The economic position of the youth in the Western Balkans has been a continuing problem for years. Decent jobs, good education, and additional training are often sought by young people in the region and in developed European countries.
Nikolina Radonjić underlines that the main problems when it comes to the economic situation of youth in WB is unemployment, as well as the high percentage of young people who want to leave the WB countries where they are currently living.
“One more element, which is consequently influencing the economic situation of youth, is the discrepancy of the academic programs and courses which are being offered versus the knowledge and skills which the market field needs”, says Radonjić.
According to Dafina Peci, lack of coherence between the education system and the needs of the labour market, outdated labour laws and insufficient resources and poor trade policies harrow young people in the region.
As a result of these two-day working groups at the Young BSF, WBYCP/CDI compiled key recommendations with concrete actions of involving youth in sectoral policy-making processes.
“Recommendations are firstly brought to a common declaration, which serves as an agreed baseline for distribution to all relevant stakeholders, as well as a public statement for media and the society. On the other hand, youngsters, young leaders, and partners are encouraged to adopt these recommendations adjusting them to the local context and also inviting governing institutions to participate in a structured dialogue for joint action”, Nikolina Radonjić explains.
According to Radonjić, during the WBYCP session, the main solution, which were emphasized when it comes to the economic situation of youth in the WB, was facilitating Youth dialogue with the government, with a possibility of creating a digital tool for the consultation of youth.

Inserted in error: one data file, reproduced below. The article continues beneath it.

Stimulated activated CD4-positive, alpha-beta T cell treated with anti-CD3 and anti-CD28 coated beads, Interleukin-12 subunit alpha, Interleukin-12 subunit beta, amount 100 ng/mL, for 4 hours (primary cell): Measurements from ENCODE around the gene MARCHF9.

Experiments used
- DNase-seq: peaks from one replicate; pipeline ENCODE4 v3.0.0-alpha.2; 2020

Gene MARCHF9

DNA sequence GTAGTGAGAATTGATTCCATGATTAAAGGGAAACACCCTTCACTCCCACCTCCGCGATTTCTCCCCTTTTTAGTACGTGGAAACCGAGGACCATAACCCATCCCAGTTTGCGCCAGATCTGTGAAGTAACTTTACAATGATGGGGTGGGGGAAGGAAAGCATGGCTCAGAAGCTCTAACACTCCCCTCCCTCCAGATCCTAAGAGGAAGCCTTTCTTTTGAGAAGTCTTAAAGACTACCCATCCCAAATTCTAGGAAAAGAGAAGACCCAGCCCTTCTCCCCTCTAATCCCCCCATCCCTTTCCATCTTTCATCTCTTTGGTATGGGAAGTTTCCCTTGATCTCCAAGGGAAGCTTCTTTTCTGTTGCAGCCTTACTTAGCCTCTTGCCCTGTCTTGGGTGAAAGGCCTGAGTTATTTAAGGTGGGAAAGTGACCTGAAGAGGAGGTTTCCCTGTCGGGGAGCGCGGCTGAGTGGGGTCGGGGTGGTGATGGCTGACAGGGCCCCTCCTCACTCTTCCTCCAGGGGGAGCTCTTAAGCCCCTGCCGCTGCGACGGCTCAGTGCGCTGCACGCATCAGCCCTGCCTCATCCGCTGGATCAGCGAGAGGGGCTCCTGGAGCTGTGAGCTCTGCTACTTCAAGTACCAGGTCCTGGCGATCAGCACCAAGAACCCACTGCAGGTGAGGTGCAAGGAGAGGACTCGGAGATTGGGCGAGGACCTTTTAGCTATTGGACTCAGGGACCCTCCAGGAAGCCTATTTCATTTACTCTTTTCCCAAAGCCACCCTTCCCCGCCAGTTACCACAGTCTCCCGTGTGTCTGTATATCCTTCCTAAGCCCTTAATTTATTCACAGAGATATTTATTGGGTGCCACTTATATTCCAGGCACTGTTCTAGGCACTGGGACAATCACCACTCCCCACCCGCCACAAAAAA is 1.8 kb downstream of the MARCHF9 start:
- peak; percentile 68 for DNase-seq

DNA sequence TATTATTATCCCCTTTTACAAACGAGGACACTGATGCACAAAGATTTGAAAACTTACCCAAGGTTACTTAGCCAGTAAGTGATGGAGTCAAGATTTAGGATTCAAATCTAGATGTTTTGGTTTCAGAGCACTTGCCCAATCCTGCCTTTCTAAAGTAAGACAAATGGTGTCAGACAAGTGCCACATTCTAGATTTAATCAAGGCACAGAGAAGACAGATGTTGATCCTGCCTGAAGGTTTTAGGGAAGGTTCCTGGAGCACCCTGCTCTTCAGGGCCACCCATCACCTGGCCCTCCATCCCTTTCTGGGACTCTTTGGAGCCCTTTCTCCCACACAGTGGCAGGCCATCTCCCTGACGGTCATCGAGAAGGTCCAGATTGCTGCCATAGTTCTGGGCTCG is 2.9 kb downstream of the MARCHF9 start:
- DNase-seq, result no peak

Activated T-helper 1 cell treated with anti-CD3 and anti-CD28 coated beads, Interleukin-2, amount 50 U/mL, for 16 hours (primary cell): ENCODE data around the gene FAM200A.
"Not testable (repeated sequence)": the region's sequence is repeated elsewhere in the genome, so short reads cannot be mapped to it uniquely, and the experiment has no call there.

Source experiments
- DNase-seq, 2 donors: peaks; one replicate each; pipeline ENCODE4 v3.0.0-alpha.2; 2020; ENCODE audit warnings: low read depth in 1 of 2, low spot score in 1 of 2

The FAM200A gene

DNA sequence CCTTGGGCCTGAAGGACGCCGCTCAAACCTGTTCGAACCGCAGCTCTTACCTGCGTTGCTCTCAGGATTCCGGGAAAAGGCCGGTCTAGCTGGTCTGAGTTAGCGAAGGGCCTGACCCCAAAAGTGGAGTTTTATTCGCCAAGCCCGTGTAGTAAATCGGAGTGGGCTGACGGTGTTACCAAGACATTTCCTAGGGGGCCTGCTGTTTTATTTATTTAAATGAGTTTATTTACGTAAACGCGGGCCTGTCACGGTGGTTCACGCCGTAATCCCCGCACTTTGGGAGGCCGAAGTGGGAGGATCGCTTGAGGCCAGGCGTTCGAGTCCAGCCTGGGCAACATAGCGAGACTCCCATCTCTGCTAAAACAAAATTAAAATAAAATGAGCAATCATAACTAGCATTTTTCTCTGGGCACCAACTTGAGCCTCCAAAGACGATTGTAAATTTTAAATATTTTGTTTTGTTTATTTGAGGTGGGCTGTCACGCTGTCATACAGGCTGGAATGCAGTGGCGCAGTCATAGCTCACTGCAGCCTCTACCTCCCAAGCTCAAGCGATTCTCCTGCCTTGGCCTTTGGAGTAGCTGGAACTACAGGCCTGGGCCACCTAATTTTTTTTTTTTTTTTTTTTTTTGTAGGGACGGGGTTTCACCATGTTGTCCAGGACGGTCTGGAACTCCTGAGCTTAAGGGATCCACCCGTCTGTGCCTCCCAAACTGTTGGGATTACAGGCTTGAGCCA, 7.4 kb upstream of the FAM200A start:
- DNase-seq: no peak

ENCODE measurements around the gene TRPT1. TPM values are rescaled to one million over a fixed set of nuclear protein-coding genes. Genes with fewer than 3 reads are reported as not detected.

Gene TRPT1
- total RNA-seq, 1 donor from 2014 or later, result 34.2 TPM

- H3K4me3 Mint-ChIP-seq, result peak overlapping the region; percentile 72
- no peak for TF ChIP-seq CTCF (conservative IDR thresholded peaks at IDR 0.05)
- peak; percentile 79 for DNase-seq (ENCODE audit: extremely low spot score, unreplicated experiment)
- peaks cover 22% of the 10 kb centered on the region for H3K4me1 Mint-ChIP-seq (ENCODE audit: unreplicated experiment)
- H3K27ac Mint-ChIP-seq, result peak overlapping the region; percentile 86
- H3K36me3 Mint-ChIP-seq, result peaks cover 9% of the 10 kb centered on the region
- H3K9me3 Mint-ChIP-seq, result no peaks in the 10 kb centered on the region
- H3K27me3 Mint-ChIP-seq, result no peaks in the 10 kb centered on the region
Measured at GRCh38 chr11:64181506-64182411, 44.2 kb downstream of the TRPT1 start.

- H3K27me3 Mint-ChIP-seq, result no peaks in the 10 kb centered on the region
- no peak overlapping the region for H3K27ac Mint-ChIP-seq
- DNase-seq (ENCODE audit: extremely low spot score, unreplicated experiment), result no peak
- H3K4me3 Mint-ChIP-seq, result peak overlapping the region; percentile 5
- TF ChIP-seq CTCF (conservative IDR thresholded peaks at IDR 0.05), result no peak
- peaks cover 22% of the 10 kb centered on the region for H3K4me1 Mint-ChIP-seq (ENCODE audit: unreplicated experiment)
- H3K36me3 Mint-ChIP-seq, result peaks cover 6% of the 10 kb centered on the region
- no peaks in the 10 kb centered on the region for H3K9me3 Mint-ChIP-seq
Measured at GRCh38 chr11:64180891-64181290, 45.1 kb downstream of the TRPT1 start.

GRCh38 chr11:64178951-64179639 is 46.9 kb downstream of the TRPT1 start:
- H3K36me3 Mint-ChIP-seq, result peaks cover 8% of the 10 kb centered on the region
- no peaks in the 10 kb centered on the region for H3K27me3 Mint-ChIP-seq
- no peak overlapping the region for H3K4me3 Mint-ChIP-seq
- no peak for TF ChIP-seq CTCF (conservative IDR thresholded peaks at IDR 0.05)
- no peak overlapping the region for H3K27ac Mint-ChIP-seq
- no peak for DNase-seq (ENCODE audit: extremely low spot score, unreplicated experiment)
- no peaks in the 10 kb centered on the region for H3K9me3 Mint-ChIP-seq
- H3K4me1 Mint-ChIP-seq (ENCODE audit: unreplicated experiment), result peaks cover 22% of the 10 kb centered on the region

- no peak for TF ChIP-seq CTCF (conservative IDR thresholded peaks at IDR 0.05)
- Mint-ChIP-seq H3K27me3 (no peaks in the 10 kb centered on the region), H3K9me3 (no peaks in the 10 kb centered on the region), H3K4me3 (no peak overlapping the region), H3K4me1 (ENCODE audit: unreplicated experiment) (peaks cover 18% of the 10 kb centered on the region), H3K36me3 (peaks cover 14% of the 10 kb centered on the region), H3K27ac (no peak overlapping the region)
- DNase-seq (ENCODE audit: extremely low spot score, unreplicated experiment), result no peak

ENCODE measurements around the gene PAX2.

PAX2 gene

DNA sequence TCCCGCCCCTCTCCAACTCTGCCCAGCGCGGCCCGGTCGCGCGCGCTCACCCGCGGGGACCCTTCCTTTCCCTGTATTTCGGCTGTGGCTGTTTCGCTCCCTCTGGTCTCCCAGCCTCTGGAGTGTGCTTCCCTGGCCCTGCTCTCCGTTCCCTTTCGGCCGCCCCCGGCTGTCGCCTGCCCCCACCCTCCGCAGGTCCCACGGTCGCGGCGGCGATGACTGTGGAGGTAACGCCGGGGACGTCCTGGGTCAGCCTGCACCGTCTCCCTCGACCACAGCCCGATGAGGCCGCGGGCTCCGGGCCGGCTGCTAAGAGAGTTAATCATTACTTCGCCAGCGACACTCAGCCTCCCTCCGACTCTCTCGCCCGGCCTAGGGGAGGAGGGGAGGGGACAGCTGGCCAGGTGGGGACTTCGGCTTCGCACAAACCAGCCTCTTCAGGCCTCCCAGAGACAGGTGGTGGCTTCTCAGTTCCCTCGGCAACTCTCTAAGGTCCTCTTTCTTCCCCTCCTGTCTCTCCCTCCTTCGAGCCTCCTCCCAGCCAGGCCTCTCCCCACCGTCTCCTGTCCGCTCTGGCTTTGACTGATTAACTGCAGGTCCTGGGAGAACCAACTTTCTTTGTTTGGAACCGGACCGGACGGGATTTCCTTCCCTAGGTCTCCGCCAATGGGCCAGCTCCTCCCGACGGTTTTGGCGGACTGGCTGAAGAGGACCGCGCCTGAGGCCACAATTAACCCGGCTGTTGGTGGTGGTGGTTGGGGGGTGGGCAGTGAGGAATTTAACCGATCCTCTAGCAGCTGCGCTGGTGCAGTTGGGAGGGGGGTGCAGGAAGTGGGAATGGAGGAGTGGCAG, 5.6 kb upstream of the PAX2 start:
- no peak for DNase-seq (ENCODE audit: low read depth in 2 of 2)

“One of the solutions was giving more possibilities to the youth umbrella organizations to cooperate with the institutions as they can play a role in portraying the challenges the youth faces”, she noted.
“Strategically constructing connectivity infrastructure among countries within the EU and with EU potential members, in order to boost cooperation and mutual benefit in economical field. This connectivity plan must integrate youth as a prima beneficiary through a multi-sectoral perspective”, says Dafina Peci.
She added that in order to improve the biggest economic problems the youth in the WB countries faces, the legislation on labour law, incentivize a dialogue among civil society, institutions, and the business community for a renewed approach towards employability schemes and fighting brain drain are some of the recommendations.
She mentioned initiating sector-based youth growth careers, blue collar careers to bring youth close to sectoral policies and opportunities. In improving the situation, the EU can contribute through the Economic and Investment Plan for the Western Balkans.
Nikolina Radonjić underlined the importance of the Economic and Investment Plan for the Western Balkans.
“This Plan is of great significance for the whole region as it aims to support long-term economical recovery, as well as digital and green transformation and accelerating much-needed reforms in WB countries to facilitate them to follow the EU path. One out of the ten Flagships was discussed in detail during the WBYCP session, and it was the one directly dealing with young people. Youth Guarantee should assure young people that within four months of becoming unemployed or having finished formal education, they will receive a good quality offer of employment, continued education, apprenticeship, or traineeship. Lesson learned from the North Macedonian case, as it was mentioned during the session, is that if the Youth Guarantee is to be efficient, there should be a strong cross-sectoral institutional priority, as well as cooperation between institutions and youth organizations”, concluded Nikolina Radonjić.